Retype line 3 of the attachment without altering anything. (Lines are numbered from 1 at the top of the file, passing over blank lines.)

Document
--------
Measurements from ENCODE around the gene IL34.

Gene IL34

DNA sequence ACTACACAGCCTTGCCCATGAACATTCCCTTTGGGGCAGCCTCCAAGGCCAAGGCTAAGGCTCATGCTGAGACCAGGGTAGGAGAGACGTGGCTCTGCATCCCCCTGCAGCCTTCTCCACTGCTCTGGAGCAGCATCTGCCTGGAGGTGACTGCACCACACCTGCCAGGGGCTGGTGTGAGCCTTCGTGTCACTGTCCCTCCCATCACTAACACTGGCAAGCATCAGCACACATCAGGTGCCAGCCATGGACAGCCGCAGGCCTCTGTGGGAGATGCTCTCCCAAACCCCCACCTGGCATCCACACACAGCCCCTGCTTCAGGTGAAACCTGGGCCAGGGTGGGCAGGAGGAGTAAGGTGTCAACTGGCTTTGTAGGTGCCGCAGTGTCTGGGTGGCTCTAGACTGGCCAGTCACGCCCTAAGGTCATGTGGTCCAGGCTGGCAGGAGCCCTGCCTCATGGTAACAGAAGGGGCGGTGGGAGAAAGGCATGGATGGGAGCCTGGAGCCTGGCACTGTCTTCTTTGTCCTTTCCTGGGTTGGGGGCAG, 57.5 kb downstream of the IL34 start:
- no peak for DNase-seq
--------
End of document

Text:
DNA sequence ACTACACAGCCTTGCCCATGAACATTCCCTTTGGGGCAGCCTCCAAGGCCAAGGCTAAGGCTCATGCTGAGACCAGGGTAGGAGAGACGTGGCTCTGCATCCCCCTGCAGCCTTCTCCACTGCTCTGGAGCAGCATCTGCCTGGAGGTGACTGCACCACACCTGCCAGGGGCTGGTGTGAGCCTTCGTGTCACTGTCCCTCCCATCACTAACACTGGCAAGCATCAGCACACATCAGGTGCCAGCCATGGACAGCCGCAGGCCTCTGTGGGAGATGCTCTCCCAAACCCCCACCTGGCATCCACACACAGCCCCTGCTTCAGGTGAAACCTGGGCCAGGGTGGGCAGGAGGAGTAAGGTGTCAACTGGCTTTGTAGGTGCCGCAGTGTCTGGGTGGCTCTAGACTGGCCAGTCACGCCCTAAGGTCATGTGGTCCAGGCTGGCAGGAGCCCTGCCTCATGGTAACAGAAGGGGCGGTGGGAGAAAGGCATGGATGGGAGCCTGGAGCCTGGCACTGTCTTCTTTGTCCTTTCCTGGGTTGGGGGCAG, 57.5 kb downstream of the IL34 start: